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Indian GST Takes Step Forward

by Mary Swire,, Hong Kong

22 July 2011

The Indian government has appointed Sushil Modi, a senior member of the Bharatiya Janata Party (BJP), to head a panel to look at implementing the single goods and services tax (GST). It is thought that the main opposition party is now in a position to considerably influence the introduction of this indirect tax.

Finance Minister Pranab Mukherjee has been persevering for a considerable length of time with his plans to roll out the GST. He has, however, faced obstacles from the BJP and the states, which have been concerned about a loss in their revenue and worries that the tax reform will give too much power to the federal government. This has been despite the Finance Minister agreeing to fully compensate states' losses.

The states have been asking for flexibility in the event of possible floods or droughts, so that they do not have to rely on central government handouts. Coal producing states have been asking that coal is GST exempt, and there is also concern about the dispute settlement authority proposed.

It is believed that Modi’s leadership will be crucial to get all the states on board with the tax, and on the announcement of his appointment he said that he would try to achieve consensus for the tax reform.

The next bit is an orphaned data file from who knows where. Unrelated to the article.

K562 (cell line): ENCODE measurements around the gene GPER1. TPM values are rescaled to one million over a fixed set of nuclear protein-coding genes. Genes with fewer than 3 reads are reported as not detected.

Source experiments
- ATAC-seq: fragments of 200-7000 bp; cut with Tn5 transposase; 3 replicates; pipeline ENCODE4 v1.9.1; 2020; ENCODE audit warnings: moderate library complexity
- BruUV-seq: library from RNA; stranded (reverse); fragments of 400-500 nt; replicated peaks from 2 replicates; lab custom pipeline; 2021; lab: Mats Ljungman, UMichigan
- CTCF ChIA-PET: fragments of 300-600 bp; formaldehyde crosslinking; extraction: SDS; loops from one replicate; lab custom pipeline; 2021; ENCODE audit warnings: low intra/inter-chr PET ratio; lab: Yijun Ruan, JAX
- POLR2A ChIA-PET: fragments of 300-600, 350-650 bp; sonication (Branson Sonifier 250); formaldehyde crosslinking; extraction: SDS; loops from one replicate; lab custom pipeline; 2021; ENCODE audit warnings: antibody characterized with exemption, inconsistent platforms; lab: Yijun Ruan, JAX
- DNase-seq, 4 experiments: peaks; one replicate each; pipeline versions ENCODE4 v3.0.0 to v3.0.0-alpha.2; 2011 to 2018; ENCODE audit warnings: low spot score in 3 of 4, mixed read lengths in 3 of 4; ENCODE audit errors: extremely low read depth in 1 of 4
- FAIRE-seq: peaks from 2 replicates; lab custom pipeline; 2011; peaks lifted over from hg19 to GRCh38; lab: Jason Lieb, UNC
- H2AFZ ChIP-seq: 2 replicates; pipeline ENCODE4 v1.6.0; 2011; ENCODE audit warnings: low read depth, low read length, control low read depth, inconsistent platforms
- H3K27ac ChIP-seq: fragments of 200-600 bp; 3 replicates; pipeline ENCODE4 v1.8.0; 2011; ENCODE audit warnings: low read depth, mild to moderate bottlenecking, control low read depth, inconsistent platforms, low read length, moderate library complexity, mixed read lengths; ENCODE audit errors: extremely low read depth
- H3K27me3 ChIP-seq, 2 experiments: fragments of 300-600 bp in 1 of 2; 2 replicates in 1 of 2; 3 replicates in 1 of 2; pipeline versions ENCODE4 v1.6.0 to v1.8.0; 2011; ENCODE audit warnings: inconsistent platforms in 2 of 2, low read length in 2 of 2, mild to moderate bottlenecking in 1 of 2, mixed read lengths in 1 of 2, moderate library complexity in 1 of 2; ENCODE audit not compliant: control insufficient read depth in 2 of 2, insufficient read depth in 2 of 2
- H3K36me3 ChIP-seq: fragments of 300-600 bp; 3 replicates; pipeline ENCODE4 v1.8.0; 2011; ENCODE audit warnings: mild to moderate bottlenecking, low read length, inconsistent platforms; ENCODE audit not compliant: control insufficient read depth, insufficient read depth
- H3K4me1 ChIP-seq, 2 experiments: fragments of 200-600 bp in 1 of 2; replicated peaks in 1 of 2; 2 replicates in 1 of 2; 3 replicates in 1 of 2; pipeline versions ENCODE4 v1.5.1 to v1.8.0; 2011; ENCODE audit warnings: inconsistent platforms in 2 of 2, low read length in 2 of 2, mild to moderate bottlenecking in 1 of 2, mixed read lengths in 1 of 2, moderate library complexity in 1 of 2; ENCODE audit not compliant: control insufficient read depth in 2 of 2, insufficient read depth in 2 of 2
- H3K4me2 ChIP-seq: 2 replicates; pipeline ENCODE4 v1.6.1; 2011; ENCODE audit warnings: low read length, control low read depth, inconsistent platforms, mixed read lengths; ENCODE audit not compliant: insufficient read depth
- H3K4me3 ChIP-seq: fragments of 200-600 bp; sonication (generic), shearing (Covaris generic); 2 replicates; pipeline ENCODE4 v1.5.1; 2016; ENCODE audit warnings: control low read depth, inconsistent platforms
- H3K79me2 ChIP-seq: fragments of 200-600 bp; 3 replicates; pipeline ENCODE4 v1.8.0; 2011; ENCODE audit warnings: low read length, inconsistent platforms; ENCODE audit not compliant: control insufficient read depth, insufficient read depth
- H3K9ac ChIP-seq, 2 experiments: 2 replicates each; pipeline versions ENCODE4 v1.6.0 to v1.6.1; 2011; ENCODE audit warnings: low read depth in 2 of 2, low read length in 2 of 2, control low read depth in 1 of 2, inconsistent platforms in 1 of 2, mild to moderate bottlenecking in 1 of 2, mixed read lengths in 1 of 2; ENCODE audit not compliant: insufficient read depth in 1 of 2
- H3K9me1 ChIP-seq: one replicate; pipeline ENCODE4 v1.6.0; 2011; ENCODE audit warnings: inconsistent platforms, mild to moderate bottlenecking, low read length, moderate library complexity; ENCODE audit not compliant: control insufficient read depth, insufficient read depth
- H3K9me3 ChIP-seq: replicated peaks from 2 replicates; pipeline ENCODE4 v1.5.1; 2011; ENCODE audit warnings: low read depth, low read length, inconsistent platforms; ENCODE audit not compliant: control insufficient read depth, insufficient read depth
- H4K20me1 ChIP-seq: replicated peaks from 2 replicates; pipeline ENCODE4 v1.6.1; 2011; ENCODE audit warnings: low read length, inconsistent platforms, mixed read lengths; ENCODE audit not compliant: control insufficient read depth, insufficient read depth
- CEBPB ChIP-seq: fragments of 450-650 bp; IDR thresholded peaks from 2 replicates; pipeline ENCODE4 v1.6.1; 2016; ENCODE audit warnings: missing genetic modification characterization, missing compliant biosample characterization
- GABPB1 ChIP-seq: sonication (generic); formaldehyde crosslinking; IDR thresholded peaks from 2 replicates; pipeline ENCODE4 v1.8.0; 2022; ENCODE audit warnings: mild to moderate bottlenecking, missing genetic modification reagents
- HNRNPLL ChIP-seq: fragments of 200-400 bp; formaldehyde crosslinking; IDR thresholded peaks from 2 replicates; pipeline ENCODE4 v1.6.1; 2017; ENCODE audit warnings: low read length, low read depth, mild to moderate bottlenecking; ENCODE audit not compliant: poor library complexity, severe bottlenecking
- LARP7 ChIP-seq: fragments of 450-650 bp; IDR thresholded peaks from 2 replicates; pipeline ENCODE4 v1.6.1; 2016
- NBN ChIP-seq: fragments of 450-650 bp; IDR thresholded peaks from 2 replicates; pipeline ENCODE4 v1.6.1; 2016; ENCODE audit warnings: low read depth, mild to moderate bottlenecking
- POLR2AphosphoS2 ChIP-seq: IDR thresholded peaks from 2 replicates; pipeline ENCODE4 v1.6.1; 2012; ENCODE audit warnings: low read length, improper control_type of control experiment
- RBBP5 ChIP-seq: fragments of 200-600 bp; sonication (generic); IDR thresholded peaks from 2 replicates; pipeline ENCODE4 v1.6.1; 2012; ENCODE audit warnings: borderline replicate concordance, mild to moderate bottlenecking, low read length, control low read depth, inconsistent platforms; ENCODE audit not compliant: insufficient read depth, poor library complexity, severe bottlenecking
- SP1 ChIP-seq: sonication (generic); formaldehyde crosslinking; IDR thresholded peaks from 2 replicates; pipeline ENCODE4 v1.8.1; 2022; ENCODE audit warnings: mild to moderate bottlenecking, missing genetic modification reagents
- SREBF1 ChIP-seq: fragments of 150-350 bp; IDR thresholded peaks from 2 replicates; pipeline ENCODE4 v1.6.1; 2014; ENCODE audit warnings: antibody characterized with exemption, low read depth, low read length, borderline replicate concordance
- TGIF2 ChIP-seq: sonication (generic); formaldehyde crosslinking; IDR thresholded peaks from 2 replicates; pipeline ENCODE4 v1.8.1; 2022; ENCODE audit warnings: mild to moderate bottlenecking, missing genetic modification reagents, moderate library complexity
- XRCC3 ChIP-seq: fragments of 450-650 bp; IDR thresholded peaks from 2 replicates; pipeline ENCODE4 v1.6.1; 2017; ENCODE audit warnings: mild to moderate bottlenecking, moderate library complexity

He denied that the legislation had become a political issue, saying: “It has nothing to do with the BJP or the Congress. Even in the BJP manifesto there is GST, but the empowered committee is concerned about states’ revenues and other state issues.”

The law will need to be approved by two-thirds of parliament and at least half of the country’s states.

If implemented, the GST will be imposed by all states and the federal government, and will replace existing levies such as central sales tax, state sales tax, entertainment tax, lottery tax, electricity duty, stamp duty and value-added tax (VAT). The tax will be collected on goods and services at each stage of sale or purchase in the supply chain, and there will be a tax credit mechanism set in place. The end consumer, as the last person in the supply chain, will bear the final tax.

The government hopes that introducing GST will lead to a corruption-free tax administration, and an increase in tax income because of more efficient collection and increased compliance. It has been estimated that India could gain USD15bn a year as a result of increased exports and employment.

It is expected that the committee will meet in August to discuss the next steps on GST reform.

TAGS: tax | business | sales tax | India | law | goods and services tax (GST) | legislation | tax reform | retail | services

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